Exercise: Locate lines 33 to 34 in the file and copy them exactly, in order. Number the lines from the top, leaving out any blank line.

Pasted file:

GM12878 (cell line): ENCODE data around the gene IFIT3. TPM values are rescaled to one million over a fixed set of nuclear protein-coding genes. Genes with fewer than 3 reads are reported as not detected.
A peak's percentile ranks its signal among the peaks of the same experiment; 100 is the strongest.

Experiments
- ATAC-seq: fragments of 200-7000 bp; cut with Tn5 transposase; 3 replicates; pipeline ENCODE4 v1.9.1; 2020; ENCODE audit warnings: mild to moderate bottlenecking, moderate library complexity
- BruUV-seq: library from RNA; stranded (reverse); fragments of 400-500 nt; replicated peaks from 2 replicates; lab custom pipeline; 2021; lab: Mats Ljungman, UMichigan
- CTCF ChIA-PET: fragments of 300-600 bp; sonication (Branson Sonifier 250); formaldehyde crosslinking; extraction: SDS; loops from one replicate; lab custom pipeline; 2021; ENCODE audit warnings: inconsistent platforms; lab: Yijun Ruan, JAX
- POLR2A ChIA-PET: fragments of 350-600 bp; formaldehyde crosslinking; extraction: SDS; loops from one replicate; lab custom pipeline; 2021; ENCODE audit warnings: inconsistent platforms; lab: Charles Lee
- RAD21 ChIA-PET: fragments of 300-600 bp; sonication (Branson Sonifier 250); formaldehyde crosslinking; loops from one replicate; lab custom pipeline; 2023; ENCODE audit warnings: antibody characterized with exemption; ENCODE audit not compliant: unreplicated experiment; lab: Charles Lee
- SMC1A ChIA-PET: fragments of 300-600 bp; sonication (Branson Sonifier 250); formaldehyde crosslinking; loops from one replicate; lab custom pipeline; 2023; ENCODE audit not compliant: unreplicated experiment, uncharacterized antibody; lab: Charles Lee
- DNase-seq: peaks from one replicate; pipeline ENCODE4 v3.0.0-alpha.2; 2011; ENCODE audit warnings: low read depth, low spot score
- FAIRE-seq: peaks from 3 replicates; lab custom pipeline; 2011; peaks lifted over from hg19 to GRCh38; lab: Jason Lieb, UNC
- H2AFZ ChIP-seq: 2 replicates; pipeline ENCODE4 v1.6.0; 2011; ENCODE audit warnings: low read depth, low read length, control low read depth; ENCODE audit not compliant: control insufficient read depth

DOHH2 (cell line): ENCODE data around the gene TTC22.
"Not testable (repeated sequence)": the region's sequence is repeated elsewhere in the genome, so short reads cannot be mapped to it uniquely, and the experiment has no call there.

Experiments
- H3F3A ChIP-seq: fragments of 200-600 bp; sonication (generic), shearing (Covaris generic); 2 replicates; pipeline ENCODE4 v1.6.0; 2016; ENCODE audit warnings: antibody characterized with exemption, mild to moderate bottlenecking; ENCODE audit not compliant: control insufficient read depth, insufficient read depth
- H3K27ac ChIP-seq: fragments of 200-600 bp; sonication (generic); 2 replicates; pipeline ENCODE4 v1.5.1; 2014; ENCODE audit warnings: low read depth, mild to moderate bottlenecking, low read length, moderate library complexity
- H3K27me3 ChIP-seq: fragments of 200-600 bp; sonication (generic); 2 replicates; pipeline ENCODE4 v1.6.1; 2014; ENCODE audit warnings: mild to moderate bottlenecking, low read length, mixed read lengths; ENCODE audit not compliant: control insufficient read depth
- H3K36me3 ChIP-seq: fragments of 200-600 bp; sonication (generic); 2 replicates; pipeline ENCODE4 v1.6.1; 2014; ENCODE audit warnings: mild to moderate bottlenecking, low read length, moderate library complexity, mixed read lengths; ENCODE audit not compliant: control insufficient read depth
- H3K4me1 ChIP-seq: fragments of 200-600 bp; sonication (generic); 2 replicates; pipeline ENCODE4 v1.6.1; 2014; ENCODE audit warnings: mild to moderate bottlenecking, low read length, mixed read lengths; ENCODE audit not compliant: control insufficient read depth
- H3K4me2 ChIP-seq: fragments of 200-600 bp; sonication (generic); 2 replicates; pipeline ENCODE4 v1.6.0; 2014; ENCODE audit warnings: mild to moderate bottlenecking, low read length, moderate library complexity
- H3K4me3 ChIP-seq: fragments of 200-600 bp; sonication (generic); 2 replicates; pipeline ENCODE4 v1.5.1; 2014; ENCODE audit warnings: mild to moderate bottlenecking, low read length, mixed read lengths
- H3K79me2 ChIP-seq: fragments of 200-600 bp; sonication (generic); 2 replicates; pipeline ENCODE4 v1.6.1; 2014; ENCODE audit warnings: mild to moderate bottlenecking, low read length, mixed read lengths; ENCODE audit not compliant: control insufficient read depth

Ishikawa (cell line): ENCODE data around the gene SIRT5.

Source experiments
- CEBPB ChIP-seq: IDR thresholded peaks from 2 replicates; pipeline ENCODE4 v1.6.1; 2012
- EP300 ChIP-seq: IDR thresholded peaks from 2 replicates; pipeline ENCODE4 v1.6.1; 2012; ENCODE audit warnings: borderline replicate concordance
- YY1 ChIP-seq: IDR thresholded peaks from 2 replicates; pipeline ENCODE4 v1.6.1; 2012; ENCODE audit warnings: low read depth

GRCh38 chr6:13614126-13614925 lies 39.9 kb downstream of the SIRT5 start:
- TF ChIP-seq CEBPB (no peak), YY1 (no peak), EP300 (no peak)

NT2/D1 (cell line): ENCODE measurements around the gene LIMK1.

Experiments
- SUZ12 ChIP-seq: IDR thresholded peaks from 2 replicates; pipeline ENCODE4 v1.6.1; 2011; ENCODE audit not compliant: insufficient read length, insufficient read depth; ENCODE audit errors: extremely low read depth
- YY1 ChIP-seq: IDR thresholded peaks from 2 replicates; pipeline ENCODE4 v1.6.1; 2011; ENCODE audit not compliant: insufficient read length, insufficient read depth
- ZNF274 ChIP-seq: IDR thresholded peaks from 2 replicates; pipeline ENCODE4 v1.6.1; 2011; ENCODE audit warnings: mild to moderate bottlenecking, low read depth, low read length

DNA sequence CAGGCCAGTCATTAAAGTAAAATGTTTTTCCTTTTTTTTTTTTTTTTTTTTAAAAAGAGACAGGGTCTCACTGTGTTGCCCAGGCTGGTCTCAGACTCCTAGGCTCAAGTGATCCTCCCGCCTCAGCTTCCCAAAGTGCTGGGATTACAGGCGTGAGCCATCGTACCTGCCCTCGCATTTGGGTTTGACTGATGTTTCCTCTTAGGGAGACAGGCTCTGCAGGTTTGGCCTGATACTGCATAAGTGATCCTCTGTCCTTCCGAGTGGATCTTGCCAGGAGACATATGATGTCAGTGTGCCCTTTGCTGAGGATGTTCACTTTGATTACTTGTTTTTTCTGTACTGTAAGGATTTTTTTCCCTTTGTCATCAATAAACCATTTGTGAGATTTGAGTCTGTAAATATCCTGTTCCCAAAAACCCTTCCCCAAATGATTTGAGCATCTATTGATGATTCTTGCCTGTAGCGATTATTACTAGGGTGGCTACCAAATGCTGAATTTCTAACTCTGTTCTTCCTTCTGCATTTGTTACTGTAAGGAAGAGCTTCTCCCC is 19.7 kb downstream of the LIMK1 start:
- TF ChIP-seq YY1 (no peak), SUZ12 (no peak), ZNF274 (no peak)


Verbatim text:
- SUZ12 ChIP-seq: IDR thresholded peaks from 2 replicates; pipeline ENCODE4 v1.6.1; 2011; ENCODE audit not compliant: insufficient read length, insufficient read depth; ENCODE audit errors: extremely low read depth
- YY1 ChIP-seq: IDR thresholded peaks from 2 replicates; pipeline ENCODE4 v1.6.1; 2011; ENCODE audit not compliant: insufficient read length, insufficient read depth